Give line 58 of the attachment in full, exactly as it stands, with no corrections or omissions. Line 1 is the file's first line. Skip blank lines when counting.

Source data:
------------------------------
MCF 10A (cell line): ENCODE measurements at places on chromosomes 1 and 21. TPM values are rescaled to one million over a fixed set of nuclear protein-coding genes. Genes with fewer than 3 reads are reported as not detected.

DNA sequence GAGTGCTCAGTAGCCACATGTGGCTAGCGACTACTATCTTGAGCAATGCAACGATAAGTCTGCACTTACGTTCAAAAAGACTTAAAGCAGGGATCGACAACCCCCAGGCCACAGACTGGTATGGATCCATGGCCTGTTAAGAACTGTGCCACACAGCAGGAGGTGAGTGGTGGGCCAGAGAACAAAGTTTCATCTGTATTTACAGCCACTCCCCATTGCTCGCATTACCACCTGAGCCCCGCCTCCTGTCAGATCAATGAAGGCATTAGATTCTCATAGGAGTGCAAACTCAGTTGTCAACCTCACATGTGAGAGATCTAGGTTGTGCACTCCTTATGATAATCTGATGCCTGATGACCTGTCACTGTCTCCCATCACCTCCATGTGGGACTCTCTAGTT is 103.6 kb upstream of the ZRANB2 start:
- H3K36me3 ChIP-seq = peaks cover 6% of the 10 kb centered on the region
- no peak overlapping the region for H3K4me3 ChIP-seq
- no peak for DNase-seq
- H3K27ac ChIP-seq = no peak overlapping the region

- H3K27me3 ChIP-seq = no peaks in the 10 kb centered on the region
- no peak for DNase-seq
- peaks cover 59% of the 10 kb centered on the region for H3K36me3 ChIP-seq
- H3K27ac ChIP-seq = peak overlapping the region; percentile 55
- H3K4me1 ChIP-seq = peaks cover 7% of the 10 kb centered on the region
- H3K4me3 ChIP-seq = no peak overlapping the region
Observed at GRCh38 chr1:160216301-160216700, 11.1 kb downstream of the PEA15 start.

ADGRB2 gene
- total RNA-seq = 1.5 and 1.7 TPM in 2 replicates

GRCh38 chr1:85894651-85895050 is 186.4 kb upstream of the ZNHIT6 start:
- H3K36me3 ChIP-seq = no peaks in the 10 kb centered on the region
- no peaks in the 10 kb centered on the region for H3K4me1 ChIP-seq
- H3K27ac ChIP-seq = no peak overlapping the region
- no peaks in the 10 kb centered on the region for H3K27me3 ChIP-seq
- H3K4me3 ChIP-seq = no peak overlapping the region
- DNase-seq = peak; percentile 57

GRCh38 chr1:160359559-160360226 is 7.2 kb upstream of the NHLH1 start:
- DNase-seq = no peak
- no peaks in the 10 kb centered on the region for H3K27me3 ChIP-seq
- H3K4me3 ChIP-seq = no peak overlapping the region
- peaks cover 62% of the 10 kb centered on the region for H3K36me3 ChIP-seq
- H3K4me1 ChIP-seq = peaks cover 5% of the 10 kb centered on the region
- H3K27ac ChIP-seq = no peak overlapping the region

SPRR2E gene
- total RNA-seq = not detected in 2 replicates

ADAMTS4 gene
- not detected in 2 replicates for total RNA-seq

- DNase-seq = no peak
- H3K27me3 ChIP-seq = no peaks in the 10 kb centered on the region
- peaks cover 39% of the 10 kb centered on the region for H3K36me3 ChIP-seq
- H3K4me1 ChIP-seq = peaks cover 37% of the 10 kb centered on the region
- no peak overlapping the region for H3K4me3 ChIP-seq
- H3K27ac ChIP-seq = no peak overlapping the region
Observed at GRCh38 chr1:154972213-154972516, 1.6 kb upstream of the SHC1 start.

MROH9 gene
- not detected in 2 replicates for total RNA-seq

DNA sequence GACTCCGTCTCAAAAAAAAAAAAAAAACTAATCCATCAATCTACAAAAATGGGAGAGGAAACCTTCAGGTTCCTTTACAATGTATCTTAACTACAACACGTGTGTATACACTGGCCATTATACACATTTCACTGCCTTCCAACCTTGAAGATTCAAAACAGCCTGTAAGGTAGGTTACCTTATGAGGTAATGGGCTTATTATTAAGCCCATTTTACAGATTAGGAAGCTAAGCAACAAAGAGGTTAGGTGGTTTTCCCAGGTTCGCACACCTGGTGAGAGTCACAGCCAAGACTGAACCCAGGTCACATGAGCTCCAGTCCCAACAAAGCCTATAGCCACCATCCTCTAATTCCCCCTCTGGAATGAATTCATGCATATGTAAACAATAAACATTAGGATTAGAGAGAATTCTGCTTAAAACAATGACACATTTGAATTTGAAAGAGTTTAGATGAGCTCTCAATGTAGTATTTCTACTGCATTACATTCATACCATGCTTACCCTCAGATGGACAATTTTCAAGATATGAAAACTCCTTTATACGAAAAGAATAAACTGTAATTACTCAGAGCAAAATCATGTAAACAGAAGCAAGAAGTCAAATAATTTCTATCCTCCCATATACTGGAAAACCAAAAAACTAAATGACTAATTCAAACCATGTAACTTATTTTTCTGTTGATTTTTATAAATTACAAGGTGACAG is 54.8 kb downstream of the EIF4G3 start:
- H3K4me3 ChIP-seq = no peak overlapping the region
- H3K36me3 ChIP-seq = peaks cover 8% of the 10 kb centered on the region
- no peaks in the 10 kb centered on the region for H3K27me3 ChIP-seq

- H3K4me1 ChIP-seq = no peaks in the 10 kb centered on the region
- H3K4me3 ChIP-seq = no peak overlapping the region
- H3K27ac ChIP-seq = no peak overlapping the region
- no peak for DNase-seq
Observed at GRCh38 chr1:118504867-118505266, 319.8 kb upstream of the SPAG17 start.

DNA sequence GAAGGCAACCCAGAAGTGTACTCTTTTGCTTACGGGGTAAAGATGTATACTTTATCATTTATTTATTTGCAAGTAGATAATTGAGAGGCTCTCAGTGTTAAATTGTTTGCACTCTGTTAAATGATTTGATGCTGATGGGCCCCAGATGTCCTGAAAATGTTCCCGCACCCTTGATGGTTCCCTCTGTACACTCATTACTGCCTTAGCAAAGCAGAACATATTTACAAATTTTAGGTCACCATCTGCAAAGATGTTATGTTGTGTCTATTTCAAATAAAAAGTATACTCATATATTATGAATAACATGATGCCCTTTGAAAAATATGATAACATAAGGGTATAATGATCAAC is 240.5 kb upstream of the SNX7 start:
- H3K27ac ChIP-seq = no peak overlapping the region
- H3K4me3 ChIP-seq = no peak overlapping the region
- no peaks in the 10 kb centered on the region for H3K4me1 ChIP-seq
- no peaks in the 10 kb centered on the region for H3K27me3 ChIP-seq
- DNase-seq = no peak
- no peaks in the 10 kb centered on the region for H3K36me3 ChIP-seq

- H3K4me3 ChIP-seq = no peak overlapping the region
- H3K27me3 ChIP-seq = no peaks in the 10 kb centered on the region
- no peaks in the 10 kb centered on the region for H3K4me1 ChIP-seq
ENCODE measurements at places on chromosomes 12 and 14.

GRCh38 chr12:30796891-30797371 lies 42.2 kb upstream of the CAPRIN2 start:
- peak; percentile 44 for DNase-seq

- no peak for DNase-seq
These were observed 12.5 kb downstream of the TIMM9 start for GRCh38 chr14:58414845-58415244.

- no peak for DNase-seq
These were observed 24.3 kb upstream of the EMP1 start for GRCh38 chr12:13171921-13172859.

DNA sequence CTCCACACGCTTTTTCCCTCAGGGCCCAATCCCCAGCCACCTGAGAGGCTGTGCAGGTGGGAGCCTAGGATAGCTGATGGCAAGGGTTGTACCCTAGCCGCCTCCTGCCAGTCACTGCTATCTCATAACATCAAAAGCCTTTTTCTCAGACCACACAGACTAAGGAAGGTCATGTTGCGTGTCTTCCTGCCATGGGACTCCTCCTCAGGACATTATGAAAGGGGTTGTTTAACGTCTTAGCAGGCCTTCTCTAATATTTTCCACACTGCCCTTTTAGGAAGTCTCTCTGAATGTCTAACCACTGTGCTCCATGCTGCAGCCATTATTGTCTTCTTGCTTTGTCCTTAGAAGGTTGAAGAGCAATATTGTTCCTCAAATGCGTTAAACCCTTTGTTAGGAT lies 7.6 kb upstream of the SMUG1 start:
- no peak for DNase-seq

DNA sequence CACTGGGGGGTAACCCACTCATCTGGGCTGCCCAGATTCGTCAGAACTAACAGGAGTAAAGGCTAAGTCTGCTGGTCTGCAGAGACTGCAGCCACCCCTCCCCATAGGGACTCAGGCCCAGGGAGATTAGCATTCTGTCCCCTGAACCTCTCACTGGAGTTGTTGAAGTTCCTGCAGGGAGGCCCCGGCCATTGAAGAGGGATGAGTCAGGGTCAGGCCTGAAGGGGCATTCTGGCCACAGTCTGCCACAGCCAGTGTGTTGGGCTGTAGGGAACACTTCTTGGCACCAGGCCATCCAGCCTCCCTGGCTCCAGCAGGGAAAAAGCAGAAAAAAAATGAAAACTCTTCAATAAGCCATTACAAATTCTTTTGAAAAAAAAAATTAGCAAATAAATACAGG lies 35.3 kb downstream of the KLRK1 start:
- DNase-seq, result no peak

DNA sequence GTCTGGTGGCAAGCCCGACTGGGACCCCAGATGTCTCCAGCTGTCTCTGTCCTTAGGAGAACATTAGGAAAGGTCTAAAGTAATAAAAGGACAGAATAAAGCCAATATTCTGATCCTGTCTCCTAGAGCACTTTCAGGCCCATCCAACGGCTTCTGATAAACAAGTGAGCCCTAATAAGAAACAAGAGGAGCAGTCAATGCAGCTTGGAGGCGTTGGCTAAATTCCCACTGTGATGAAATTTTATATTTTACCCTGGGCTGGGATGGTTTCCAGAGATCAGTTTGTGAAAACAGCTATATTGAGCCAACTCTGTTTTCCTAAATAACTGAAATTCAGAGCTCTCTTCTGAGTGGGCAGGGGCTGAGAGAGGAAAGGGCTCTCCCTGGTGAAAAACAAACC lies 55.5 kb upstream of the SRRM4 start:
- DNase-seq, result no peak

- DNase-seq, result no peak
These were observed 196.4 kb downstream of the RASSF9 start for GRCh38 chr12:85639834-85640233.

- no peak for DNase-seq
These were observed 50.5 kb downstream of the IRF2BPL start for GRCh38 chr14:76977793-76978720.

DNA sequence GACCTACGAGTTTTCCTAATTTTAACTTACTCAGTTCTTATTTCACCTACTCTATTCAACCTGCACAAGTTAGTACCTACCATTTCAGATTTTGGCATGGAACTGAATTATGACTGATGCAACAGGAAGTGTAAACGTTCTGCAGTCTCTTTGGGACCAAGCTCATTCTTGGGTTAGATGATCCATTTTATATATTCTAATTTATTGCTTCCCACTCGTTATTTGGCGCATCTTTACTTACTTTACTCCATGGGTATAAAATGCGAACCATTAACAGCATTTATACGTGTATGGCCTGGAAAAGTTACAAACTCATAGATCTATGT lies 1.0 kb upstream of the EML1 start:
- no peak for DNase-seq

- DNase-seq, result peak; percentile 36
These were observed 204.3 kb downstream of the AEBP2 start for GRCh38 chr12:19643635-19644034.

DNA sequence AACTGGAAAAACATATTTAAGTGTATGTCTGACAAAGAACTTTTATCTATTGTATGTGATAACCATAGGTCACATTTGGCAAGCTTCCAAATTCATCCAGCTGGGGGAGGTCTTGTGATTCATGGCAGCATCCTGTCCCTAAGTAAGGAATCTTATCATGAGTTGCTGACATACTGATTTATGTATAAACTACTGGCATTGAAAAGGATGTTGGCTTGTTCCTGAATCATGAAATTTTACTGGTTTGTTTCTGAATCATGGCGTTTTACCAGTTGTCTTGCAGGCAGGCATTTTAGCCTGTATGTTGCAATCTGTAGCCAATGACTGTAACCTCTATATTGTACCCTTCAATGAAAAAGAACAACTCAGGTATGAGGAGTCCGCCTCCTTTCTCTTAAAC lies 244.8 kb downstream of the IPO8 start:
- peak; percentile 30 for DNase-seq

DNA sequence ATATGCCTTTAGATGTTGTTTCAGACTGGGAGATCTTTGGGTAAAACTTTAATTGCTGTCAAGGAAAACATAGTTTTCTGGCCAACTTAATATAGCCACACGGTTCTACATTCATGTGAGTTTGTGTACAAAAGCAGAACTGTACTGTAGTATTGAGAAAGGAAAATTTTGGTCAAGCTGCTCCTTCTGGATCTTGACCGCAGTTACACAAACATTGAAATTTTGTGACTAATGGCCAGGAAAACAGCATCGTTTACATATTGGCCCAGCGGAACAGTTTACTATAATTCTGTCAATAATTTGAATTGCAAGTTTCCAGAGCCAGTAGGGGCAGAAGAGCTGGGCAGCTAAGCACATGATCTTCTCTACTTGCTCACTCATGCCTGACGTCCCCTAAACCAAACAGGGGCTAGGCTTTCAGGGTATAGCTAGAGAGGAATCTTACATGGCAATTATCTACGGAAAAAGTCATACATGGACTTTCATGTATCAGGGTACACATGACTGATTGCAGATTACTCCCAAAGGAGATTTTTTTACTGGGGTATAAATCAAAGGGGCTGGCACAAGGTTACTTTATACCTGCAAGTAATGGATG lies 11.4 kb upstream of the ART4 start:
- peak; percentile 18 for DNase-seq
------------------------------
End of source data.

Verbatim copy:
- no peaks in the 10 kb centered on the region for H3K36me3 ChIP-seq